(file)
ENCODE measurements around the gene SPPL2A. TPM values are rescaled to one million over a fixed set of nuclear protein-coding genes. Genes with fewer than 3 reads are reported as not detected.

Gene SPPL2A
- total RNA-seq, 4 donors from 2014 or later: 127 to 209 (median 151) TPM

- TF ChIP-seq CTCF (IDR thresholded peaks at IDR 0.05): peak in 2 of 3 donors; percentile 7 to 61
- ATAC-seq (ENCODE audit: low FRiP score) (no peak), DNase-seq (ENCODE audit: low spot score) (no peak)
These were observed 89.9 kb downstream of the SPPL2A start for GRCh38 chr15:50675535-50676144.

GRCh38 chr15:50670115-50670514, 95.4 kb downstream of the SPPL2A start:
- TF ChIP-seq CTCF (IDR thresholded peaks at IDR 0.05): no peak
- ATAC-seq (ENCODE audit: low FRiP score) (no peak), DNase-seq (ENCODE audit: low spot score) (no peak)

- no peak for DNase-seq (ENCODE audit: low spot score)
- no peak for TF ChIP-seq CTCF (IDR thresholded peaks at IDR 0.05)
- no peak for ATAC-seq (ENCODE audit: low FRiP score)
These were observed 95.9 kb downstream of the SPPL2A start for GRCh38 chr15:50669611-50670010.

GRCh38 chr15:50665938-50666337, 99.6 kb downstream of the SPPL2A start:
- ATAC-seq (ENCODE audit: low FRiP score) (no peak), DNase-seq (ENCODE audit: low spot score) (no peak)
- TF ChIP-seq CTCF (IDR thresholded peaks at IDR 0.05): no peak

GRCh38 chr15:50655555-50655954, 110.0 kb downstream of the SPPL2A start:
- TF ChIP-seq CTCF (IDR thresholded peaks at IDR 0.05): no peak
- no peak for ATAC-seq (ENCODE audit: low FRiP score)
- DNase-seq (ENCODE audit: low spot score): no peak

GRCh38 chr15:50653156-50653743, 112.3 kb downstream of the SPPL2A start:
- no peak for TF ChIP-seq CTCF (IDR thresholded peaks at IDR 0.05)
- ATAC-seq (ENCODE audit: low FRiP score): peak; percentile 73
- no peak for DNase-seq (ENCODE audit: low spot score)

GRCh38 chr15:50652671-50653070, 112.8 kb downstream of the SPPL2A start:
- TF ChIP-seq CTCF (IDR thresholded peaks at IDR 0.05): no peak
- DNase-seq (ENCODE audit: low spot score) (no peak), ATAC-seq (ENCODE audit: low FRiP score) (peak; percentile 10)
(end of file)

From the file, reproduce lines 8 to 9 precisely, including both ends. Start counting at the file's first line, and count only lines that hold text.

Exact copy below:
- TF ChIP-seq CTCF (IDR thresholded peaks at IDR 0.05): no peak
- ATAC-seq (ENCODE audit: low FRiP score) (no peak), DNase-seq (ENCODE audit: low spot score) (no peak)